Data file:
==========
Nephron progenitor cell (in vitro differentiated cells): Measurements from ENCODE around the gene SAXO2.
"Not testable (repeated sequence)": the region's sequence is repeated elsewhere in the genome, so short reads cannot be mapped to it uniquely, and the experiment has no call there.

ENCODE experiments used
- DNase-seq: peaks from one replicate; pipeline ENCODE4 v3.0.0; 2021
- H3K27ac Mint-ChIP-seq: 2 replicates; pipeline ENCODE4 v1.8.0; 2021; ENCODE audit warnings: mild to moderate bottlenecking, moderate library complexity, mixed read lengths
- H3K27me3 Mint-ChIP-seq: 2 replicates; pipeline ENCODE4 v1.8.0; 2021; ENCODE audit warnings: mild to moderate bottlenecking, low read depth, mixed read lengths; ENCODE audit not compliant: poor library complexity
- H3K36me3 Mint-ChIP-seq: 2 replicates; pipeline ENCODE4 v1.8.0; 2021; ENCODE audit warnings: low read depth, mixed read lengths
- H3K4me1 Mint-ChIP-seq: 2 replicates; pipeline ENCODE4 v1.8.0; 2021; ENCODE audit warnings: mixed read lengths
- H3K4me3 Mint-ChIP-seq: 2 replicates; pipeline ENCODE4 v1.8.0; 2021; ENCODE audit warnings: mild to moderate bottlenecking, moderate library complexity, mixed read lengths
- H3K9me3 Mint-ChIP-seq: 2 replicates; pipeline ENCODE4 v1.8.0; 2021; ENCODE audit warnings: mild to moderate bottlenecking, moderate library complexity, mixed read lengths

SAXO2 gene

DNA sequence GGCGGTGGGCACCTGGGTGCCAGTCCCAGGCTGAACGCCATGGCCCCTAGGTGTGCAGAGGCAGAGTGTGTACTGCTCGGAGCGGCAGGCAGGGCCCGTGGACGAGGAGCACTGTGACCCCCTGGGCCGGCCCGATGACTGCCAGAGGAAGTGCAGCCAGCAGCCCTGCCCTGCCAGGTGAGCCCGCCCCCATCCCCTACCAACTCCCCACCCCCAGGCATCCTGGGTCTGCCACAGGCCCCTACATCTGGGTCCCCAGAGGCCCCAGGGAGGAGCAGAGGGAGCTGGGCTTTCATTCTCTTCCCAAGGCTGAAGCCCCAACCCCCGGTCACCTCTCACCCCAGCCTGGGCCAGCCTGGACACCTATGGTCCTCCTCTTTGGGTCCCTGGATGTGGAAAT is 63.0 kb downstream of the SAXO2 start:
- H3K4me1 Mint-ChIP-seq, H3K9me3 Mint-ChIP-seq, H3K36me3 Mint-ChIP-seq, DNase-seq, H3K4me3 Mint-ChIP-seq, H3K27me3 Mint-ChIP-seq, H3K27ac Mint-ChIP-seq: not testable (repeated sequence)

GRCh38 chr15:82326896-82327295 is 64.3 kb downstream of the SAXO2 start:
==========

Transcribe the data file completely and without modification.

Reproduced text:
Nephron progenitor cell (in vitro differentiated cells): Measurements from ENCODE around the gene SAXO2.
"Not testable (repeated sequence)": the region's sequence is repeated elsewhere in the genome, so short reads cannot be mapped to it uniquely, and the experiment has no call there.

ENCODE experiments used
- DNase-seq: peaks from one replicate; pipeline ENCODE4 v3.0.0; 2021
- H3K27ac Mint-ChIP-seq: 2 replicates; pipeline ENCODE4 v1.8.0; 2021; ENCODE audit warnings: mild to moderate bottlenecking, moderate library complexity, mixed read lengths
- H3K27me3 Mint-ChIP-seq: 2 replicates; pipeline ENCODE4 v1.8.0; 2021; ENCODE audit warnings: mild to moderate bottlenecking, low read depth, mixed read lengths; ENCODE audit not compliant: poor library complexity
- H3K36me3 Mint-ChIP-seq: 2 replicates; pipeline ENCODE4 v1.8.0; 2021; ENCODE audit warnings: low read depth, mixed read lengths
- H3K4me1 Mint-ChIP-seq: 2 replicates; pipeline ENCODE4 v1.8.0; 2021; ENCODE audit warnings: mixed read lengths
- H3K4me3 Mint-ChIP-seq: 2 replicates; pipeline ENCODE4 v1.8.0; 2021; ENCODE audit warnings: mild to moderate bottlenecking, moderate library complexity, mixed read lengths
- H3K9me3 Mint-ChIP-seq: 2 replicates; pipeline ENCODE4 v1.8.0; 2021; ENCODE audit warnings: mild to moderate bottlenecking, moderate library complexity, mixed read lengths

SAXO2 gene

DNA sequence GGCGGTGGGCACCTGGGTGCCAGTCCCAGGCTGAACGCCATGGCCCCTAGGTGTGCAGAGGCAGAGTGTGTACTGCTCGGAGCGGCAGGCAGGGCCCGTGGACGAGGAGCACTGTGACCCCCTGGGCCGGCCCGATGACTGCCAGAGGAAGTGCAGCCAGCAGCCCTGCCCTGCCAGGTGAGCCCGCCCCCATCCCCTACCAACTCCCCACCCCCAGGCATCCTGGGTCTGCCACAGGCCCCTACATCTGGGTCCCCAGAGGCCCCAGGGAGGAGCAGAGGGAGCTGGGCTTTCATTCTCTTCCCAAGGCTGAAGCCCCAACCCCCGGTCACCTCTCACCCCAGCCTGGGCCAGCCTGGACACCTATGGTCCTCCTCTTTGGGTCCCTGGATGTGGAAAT is 63.0 kb downstream of the SAXO2 start:
- H3K4me1 Mint-ChIP-seq, H3K9me3 Mint-ChIP-seq, H3K36me3 Mint-ChIP-seq, DNase-seq, H3K4me3 Mint-ChIP-seq, H3K27me3 Mint-ChIP-seq, H3K27ac Mint-ChIP-seq: not testable (repeated sequence)

GRCh38 chr15:82326896-82327295 is 64.3 kb downstream of the SAXO2 start: